Saturday, November 13, 2004

Main Street

   My trusty one speed bicycle, The Ranger, became a time machine today.

   I needed ink for my printer, and the office supply store is only about 2 miles away. As I rode, I left my neighborhood - the houses are of varying ages - some over a hundred years old, some brand new. A tornado in '39 took out about a third of the town, the many empty lots were filled in slowly, over the last sixty-five years. As I got to Main Street, I saw that the commercial buildings fit this pattern too. Lots of variety, and all still in use. People were strolling from one specialty shop to another. There is the Beehive building, from 1890, with a weathered tobacco sign from the forties still visible painted on the alley wall. Old man Lehn died last week, he had a small electrical store in that place since 1934; he worked in it until he died last summer. Heading east, the business district ended, and another mix of small houses built mainly in the 50's and 60's took over. Nothing special, but well kept, with different colors and styles of decoration keeping it fresh.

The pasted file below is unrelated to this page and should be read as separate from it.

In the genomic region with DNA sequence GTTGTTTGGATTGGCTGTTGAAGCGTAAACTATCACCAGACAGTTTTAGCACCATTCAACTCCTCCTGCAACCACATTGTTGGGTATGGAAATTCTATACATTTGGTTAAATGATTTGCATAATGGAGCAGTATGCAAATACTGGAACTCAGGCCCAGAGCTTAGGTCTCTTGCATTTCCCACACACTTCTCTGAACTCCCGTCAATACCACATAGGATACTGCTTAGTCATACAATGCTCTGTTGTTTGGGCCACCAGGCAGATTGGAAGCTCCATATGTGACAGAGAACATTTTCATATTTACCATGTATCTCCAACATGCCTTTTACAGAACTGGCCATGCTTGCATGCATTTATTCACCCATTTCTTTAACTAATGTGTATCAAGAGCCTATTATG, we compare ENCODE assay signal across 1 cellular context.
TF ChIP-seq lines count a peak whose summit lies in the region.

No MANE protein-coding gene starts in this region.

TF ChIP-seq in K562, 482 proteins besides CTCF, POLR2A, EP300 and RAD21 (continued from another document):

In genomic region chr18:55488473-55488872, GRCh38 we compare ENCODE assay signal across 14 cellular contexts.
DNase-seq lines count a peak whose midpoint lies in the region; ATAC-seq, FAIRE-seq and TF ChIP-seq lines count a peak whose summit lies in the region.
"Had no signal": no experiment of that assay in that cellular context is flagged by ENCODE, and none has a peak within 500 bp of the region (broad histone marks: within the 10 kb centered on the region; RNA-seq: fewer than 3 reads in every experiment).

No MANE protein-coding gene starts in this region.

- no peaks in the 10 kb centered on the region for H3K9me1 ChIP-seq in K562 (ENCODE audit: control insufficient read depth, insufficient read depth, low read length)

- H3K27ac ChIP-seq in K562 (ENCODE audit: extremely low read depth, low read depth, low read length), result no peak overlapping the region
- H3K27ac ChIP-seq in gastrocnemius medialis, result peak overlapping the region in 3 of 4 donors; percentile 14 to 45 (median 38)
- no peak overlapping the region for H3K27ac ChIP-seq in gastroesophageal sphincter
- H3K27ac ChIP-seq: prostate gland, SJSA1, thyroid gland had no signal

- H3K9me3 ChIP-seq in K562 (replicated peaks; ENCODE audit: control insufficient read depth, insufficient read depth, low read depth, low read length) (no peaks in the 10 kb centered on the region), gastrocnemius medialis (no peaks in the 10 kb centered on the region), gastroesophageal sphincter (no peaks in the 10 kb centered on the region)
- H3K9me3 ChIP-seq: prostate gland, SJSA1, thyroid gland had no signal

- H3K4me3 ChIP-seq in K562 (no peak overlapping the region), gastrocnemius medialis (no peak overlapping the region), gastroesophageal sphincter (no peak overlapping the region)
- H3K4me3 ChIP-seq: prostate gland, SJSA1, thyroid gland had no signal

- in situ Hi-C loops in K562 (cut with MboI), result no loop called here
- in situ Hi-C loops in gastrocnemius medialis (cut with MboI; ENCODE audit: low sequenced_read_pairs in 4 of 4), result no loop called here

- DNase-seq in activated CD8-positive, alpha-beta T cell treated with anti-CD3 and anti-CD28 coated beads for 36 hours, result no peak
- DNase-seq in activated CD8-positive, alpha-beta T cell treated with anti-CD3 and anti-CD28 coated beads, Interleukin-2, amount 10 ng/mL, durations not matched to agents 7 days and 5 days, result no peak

Now I came to the edge of town. Even ten years ago this was mostly farmland or scrub prairie. Now it is home to "developments", cheap town homes and tacky single family units on tiny lots. All the same color - computer beige ("putty"). Each exactly the same as the other. There are covenants prohibiting remodeling, landscaping or yard displays. The sidewalk ended. A few die-hard pedestrians had beaten a single file path into the dirt on the shoulder; when the street went over a railroad track that path ended too. I was coming upon the new shopping "area" of Riverdale Commons. This isn't a mall, it's just a bunch of gaudy stores spread out over one square mile. Nine lanes of traffic. No sidewalks. No rhyme or reason in the off-roads. No way to get to a store except by auto. Even in a car, the roads are so haphazard that you may be able to SEE the destination you want, but you CANNOT drive there without making several wrong turns. I braced myself, and descended in to the maelstrom.

   I did get my ink. I went outside, set my time machine for "past-perfect" and I left "future-tense".

By Professor Batty


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